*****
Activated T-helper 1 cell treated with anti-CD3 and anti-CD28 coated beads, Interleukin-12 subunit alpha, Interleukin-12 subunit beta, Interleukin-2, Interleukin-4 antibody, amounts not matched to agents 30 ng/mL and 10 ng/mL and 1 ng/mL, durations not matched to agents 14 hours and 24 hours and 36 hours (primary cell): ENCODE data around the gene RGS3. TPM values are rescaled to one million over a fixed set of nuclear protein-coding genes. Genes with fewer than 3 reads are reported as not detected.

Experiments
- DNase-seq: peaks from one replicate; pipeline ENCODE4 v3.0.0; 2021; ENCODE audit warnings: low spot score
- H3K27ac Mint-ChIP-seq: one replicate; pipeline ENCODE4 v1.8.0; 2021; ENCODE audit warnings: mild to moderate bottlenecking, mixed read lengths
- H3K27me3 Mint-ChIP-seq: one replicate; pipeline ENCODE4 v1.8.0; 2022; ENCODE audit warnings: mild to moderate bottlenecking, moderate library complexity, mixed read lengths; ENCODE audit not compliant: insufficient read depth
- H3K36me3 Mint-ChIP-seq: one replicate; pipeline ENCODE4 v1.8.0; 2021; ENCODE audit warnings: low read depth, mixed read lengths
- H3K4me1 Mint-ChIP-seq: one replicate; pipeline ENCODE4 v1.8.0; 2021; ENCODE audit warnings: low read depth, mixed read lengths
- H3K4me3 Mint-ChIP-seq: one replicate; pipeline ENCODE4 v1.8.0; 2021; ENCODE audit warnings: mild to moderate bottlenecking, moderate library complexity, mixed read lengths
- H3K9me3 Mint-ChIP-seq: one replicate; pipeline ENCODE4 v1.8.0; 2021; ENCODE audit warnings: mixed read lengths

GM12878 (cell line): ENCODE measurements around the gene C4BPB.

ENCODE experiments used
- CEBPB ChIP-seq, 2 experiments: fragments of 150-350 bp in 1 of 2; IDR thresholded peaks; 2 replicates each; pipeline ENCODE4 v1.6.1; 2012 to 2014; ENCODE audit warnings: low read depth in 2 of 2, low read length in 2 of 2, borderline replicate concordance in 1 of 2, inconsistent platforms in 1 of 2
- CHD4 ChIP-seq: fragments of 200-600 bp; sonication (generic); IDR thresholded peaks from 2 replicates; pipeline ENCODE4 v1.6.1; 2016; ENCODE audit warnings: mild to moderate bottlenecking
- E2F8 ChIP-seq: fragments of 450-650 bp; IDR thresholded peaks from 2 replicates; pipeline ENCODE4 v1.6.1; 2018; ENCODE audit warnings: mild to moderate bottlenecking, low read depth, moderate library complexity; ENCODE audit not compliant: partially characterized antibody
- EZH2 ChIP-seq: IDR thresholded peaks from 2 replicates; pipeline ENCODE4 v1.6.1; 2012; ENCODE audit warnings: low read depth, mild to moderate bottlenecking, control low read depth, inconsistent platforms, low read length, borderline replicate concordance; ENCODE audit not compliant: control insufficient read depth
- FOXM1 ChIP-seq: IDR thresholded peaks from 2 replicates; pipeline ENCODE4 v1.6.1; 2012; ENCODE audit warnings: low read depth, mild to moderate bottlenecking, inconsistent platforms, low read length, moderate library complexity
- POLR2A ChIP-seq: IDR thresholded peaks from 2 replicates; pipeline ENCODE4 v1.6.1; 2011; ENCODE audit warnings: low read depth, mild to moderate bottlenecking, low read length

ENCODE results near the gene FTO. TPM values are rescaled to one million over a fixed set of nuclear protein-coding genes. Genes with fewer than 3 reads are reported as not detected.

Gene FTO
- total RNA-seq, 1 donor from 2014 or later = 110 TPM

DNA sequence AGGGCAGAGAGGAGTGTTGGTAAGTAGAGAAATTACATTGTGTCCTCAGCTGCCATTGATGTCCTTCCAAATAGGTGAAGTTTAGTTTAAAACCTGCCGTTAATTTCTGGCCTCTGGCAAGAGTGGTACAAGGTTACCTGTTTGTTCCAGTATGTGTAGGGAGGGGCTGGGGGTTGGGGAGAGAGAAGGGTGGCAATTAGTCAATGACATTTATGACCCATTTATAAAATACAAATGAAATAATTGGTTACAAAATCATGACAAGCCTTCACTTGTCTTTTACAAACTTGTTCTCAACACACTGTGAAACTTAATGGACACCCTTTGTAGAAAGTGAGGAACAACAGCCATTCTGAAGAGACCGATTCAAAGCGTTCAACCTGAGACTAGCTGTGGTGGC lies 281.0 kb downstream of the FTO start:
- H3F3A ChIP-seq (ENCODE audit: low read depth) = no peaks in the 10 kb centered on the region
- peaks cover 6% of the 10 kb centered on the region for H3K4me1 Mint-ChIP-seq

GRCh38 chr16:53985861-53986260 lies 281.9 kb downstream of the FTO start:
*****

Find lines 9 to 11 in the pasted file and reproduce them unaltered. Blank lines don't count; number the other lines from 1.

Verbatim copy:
- H3K9me3 Mint-ChIP-seq: one replicate; pipeline ENCODE4 v1.8.0; 2021; ENCODE audit warnings: mixed read lengths

GM12878 (cell line): ENCODE measurements around the gene C4BPB.

ENCODE experiments used